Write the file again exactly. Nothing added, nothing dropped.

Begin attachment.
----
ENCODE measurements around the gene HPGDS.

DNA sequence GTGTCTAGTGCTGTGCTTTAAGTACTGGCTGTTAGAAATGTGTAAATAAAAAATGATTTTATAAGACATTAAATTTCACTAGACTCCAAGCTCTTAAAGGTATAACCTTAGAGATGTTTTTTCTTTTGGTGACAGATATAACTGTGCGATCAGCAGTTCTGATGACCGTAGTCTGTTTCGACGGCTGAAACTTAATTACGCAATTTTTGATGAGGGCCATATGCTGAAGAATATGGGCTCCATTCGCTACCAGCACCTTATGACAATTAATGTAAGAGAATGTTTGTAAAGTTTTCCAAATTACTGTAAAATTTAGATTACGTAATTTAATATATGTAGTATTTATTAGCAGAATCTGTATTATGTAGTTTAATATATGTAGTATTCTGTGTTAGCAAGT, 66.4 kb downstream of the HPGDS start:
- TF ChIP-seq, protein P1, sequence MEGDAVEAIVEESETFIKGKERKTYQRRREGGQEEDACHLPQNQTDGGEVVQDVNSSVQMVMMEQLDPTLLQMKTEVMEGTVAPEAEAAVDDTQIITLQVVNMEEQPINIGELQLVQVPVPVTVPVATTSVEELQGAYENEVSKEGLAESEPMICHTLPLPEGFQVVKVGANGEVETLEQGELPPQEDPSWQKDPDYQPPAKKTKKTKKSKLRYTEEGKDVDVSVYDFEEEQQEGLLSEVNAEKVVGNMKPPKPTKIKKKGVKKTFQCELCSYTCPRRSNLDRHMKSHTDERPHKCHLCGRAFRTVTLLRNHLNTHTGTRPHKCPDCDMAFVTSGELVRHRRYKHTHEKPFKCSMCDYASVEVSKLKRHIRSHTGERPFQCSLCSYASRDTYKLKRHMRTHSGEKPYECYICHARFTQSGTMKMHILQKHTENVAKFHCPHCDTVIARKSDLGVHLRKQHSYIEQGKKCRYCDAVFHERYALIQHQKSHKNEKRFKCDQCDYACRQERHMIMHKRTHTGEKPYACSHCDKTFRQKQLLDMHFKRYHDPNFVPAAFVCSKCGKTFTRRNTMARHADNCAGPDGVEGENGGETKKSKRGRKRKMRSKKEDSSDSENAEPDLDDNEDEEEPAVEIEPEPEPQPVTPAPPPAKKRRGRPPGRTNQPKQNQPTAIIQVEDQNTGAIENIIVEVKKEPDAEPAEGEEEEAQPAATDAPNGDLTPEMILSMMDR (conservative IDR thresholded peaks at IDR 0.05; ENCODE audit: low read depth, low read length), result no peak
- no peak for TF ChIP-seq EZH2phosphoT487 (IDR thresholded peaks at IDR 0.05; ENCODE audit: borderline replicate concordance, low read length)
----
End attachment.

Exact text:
ENCODE measurements around the gene HPGDS.

DNA sequence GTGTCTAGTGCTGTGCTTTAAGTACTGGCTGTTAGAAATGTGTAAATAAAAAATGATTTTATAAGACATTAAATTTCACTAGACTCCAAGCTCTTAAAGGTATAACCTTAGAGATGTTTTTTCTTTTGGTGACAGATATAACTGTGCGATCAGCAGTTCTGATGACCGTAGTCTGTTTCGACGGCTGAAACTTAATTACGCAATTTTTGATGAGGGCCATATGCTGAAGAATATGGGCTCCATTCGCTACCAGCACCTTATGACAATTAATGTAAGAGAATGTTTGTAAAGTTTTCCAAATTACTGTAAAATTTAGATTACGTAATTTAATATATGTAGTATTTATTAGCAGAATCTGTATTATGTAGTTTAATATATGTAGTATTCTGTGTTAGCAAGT, 66.4 kb downstream of the HPGDS start:
- TF ChIP-seq, protein P1, sequence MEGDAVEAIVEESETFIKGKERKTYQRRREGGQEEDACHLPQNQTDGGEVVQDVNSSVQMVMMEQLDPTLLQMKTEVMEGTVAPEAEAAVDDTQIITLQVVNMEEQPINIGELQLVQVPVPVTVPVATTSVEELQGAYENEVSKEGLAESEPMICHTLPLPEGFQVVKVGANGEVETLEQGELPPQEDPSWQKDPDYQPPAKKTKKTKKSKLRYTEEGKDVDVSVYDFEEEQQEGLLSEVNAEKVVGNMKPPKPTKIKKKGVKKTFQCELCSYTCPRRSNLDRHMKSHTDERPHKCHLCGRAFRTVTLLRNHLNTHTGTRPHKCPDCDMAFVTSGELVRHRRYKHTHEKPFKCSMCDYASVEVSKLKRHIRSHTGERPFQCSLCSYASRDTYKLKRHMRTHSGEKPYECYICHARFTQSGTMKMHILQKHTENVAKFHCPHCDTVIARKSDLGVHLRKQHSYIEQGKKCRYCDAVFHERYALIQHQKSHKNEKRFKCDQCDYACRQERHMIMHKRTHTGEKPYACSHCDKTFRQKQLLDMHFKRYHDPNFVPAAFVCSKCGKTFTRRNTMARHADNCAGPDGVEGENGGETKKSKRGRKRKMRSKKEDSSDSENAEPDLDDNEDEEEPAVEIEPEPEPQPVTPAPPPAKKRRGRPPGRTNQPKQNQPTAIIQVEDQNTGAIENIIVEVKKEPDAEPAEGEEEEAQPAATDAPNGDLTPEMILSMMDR (conservative IDR thresholded peaks at IDR 0.05; ENCODE audit: low read depth, low read length), result no peak
- no peak for TF ChIP-seq EZH2phosphoT487 (IDR thresholded peaks at IDR 0.05; ENCODE audit: borderline replicate concordance, low read length)